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A better budget system

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JambalayaSam
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Post: #1
A better budget system

Suggestion: Rework the budgetary details mechanics to give a certain number of percentage allocations per influence level, rather than a simple 4% modifier per influence. States could expend all allocations on increasing the Welfare budget, for example, by not increasing spending in other areas.

Examples: https://www.ars-regendi.com/state/212490...tail1.html

In this case, Darmstadt's leader would have 1.5 influence. They would get 80 total influence points (per level) with which to edit the budget. Since the population has a lot of starvation, the leader could increase the Welfare budget by 80% to combat the starvation problems, or spread it across other tax decreases or budget increases. This increases state flexibility.

30.08.2019 22:38
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MrProper
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Post: #2
RE: A better budget system

I can see why you would like having a reworked budget system. From my point of view, I would not call it a better bugdet system. In fact, it makes the game much easier. That applies in particular to the more challenging templates. Furthermore, the alternative budget system you propose could easily produce ridiculously arms races in Worlds. Changes in the military budget are, however, highly restricted by the current system.

Iran, Columbia, India and GDR states are supposed to be challenging. In order to be successful, you have to tackle their issues from the start.


冥王星違法です
04.09.2019 16:48
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Shenat
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Post: #3
RE: A better budget system

I agree that a more reasonable, and smaller, level of change would be more practical, but the idea of a certain collective limit to funding change makes more sense, as is you could reduce taxes 20+% and increase spending the same amount, and that would never be possible in real world politics.

This does sound a little difficult to decide on and implement, but maybe the idea could be considered a low priority goal for eventual implementation.


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04.09.2019 22:54
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Greater_Zenith
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Post: #4
RE: A better budget system

MrProper Wrote:
I can see why you would like having a reworked budget system. From my point of view, I would not call it a better bugdet system. In fact, it makes the game much easier. That applies in particular to the more challenging templates. Furthermore, the alternative budget system you propose could easily produce ridiculously arms races in Worlds. Changes in the military budget are, however, highly restricted by the current system.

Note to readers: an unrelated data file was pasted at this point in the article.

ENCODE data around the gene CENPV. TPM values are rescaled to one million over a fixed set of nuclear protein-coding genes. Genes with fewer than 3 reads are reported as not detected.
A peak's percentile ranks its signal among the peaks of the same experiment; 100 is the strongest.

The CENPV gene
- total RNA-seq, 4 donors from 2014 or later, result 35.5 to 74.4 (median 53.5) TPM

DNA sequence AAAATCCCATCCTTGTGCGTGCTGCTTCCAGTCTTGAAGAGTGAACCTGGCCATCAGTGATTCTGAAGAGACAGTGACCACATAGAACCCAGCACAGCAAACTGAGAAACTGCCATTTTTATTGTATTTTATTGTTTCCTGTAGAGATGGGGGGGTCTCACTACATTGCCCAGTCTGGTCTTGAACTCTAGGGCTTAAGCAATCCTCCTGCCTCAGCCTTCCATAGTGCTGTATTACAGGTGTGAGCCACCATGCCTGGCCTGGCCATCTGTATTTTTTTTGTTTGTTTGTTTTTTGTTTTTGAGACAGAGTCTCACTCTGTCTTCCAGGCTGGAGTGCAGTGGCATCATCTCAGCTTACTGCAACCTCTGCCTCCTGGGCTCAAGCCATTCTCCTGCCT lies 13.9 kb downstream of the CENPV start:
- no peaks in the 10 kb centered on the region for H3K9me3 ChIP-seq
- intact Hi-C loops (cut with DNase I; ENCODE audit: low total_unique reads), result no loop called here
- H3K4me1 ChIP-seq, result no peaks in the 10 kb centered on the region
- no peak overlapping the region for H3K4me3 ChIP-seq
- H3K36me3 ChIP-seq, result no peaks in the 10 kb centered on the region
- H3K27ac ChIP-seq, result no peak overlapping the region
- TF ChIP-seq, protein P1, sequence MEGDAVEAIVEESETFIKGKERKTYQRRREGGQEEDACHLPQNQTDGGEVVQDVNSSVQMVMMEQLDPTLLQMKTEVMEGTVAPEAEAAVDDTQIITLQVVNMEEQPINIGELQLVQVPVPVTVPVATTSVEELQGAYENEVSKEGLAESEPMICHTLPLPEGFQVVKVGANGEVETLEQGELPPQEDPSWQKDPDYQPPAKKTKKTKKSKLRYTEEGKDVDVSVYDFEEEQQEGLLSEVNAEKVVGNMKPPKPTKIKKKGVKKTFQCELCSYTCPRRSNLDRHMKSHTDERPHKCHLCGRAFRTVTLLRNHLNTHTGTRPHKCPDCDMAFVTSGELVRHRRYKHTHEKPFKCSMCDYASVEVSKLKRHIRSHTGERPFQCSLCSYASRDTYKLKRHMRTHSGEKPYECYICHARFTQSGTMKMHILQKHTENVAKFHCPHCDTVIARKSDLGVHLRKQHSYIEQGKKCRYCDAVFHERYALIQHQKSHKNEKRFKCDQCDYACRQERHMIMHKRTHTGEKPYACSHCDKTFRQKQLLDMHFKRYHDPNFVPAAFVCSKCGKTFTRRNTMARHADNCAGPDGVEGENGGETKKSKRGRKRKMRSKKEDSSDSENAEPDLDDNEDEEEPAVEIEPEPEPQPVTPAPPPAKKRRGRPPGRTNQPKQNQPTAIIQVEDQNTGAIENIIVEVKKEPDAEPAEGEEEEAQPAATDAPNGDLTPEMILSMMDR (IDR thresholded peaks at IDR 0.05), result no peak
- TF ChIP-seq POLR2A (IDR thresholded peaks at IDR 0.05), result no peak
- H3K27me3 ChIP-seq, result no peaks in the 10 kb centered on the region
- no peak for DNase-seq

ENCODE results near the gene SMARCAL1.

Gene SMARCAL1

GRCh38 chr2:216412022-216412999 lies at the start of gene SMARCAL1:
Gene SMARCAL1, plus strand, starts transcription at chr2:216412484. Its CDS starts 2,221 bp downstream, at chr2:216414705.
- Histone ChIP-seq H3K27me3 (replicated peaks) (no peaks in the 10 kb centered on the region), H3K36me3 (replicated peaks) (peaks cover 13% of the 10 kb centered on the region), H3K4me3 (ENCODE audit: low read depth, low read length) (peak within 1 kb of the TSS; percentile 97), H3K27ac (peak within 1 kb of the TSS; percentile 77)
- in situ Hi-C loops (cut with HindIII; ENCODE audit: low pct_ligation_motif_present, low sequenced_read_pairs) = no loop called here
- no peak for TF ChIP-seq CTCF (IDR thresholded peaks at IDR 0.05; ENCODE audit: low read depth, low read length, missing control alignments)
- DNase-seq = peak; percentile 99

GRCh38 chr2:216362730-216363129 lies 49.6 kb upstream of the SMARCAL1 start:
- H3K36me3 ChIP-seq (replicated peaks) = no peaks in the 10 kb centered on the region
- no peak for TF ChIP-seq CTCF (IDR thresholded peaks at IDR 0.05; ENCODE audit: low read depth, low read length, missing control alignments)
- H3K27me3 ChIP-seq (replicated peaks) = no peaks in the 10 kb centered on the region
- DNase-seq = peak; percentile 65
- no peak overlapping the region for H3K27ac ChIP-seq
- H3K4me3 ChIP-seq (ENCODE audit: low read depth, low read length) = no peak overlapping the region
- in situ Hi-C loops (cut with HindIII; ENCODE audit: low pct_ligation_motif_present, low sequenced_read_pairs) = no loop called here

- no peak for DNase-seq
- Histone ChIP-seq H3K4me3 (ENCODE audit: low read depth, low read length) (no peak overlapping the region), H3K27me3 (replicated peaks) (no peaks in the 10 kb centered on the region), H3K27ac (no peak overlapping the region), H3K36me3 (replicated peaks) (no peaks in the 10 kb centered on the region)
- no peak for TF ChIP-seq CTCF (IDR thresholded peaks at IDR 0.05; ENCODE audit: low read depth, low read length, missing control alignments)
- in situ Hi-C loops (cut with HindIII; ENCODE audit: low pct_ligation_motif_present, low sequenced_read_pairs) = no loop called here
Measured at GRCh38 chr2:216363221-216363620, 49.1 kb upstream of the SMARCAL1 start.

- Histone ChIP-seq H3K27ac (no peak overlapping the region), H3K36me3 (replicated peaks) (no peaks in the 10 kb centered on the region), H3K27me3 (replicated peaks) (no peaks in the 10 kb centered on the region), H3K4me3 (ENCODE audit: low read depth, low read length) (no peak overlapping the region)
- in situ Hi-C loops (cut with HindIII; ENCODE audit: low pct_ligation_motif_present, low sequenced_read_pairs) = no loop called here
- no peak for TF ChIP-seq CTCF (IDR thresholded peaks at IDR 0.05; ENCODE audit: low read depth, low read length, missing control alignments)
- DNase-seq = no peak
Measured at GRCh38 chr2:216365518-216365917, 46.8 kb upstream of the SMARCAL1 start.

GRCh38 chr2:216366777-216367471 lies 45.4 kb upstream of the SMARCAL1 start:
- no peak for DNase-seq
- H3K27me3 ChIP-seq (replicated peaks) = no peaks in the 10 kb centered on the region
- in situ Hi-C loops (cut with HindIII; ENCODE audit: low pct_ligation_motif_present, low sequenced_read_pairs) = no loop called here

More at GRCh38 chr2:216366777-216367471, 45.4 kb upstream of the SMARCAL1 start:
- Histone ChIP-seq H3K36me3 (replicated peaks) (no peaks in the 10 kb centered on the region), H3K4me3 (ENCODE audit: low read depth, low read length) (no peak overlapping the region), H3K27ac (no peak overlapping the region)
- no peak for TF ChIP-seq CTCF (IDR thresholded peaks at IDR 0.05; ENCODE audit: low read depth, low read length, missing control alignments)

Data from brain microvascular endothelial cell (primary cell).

Iran, Columbia, India and GDR states are supposed to be challenging. In order to be successful, you have to tackle their issues from the start.

I respectfully disagree.

Making the game "easier" does not necessarily mean "worse". In fact, I would argue that given how tasks work it is already 100% feasible to "game" the system/budget to get desired results by putting specific tasks on hold (and/or never doing them at all). For example, my first state was doing fine until I chose a bad task option which I did not know would nuke my state's commerce - next time I will simply sit it out, hence avoiding it entirely and saving myself the bad stats. It is certainly easier - and already implemented. But if the budget worked differently, I would not have to worry about doing such an underhanded trick.

As for harder templates: My understanding from looking at worlds seems to be that more people are going to end up in hard or really hard templates than on the easy ones. Should it not be the other way around? Surely managing a superpower must be more difficult than managing a developing nation?

This post was last modified: 07.09.2019 00:27 by Greater_Zenith.

07.09.2019 00:26
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JambalayaSam
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Post: #5
RE: A better budget system

Shenat Wrote:
I agree that a more reasonable, and smaller, level of change would be more practical, but the idea of a certain collective limit to funding change makes more sense, as is you could reduce taxes 20+% and increase spending the same amount, and that would never be possible in real world politics.

This does sound a little difficult to decide on and implement, but maybe the idea could be considered a low priority goal for eventual implementation.


I'd argue that is the Republican party's platform in the states Wink

10.09.2019 14:32
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MrProper
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Post: #6
RE: A better budget system

Greater_Zenith Wrote:
I respectfully disagree.

Making the game "easier" does not necessarily mean "worse".